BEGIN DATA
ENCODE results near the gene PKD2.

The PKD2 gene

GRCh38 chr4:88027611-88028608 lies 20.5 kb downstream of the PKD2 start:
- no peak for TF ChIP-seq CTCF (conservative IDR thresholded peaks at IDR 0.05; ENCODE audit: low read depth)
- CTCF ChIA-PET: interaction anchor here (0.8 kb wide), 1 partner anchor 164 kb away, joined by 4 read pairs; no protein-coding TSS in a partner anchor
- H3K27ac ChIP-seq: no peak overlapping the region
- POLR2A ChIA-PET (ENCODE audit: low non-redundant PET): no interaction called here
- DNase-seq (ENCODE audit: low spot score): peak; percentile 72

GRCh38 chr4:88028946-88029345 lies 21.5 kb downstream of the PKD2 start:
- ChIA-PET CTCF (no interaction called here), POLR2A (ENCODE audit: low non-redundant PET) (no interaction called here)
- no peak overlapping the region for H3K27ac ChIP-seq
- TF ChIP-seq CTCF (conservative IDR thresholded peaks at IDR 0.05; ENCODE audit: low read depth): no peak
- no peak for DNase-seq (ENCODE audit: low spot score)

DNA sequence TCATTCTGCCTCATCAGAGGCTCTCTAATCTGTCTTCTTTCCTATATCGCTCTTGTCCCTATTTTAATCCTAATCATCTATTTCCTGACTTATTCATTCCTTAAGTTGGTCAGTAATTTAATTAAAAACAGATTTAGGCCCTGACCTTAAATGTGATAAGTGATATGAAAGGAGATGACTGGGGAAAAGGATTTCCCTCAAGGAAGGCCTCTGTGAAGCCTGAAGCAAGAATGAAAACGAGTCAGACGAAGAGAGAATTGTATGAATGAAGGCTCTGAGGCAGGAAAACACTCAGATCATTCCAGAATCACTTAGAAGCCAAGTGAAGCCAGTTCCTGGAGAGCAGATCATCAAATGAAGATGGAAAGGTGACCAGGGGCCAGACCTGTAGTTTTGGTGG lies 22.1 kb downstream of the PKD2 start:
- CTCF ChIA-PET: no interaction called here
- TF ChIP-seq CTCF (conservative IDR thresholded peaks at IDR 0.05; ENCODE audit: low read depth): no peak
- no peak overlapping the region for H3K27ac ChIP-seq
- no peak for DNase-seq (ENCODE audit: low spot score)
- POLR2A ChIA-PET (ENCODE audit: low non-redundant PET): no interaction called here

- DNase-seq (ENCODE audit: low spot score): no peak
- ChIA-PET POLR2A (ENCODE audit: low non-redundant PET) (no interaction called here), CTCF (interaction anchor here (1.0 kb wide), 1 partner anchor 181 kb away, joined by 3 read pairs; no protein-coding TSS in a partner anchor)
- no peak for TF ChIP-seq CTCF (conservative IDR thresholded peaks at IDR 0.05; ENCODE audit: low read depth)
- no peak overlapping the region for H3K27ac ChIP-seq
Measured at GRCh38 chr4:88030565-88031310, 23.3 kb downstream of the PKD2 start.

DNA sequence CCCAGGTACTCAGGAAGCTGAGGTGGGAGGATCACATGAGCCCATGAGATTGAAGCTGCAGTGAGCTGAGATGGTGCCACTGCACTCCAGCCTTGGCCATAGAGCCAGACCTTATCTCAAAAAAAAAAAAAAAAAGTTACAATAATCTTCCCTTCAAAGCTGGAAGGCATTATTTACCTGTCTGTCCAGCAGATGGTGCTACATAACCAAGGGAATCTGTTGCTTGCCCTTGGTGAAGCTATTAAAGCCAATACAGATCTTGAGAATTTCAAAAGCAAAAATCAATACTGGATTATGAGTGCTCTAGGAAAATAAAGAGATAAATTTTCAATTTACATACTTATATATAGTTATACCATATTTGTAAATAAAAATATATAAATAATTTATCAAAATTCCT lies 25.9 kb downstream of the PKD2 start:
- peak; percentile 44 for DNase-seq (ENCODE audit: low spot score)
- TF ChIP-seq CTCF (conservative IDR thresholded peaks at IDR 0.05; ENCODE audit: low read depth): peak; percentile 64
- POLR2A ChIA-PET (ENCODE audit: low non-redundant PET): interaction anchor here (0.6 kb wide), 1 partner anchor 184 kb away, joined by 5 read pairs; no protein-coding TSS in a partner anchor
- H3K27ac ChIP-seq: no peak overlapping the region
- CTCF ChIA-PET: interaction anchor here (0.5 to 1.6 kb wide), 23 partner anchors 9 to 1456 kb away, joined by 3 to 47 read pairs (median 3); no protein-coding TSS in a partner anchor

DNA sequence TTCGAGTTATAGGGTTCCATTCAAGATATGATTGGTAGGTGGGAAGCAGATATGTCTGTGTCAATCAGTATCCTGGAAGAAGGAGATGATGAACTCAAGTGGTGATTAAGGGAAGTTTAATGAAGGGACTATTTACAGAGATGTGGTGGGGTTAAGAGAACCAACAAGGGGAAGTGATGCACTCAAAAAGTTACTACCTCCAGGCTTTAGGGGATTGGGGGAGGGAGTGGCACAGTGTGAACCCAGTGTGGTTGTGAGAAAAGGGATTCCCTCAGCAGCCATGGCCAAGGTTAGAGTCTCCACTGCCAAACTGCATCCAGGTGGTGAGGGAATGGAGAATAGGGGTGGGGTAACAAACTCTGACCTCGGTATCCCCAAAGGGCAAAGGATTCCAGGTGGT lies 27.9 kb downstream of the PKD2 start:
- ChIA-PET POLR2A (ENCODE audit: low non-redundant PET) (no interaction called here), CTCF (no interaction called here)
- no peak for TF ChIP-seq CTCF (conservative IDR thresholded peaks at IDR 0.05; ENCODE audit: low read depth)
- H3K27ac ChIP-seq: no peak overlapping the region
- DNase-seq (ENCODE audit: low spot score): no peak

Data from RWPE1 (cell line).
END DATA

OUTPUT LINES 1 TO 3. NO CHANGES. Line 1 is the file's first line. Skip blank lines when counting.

ENCODE results near the gene PKD2.

The PKD2 gene

GRCh38 chr4:88027611-88028608 lies 20.5 kb downstream of the PKD2 start: